Crying Over Spilled Milk: Lessons from the COVID-19 Pandemic on Food Waste
Food waste has historically been one of the biggest challenges in supply chain management, with about 1.3 billion tons of food being lost or going to waste each year. But the COVID-19 pandemic exposed the true extent of the vulnerabilities when the world changed and brought widespread shortages. Produce went bad waiting for trucks to pick it up. Meat processing plants were shut down over outbreaks and farmers across the country were forced to dump milk because wholesale demands from the restaurant industry dried up.
Food Supply Chain issues
Before COVID-19, the main cause for food loss during transit was a result of poor quality control during last mile delivery. But the pandemic brought to light how fixed and inflexible processes have evolved, so much so that when true disruption occurs, there’s little guidance or capacity to adapt.
As the world begins to open up again, we can reflect on how the crisis created pressures on our entire logistics system. Product distribution became choppy, bulk delivery of goods needed to be repackaged for retail, and demand for products that require temperature control, such as food and pharmaceuticals, increased dramatically. These changes created longer delivery times and gaps in transport due to the strain on supply chain assets.
Any type of delay presents a danger to quality control, as temperature changes or prolonged storage in unsuitable conditions will lead to spoilage. The pandemic made many understand the importance of having a fully outfitted fleet with the ability to control temperatures to reduce waste, and why visibility of assets at all times is even more critical.
What we learned from the pandemic crisis was that having the right technologies implemented was the difference between days or weeks to reroute, reschedule, repack and reorganize goods to ensure delivery at a pre-COVID-19 standard. It meant the difference between picking up goods before they spoiled, or arriving with a truck full of food that had gone bad during transit. The fleets that have technology in place to communicate with drivers, manage their routes, send alerts, know where trailers are to reallocate them quickly, and things like remote command and control of their reefers were the ones who not only survived, but were able to thrive during and after COVID-19. With visibility into all the potential challenges, fleets could be that much more efficient and aware of their operations and thus react and plan accordingly.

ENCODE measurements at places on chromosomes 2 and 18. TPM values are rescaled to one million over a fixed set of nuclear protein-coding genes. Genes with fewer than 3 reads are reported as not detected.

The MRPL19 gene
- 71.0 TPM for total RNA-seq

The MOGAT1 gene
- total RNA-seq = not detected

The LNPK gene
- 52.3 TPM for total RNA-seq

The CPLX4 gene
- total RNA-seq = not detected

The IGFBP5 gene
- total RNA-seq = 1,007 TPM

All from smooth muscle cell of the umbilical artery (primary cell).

Beyond waste, technology was also critical to the human element of the supply chain, ensuring all those working at every point of transit were protected against the spread of the virus. By reducing process deviations and inefficiencies, there was a reduction in potential exposure points for drivers, enabling them to stay in cab at all times, and in essence this created a form of fleet social distancing.
Technology has played a pivotal role in the evolution of the supply chain and if we take these lessons away from this experience of adapting in near-real time, we can make true change for better industry standards in quality control. We’ve experienced what it means to have to repurpose assets in the system, to coordinate hundreds if not thousands of moving variables in the supply chain, and we’ve come to learn this requires extraordinary transparency and communication for all those moving parts and players. We’ve set a higher bar that we will need to continue to raise, and we can do this through newer technology and better use of technology.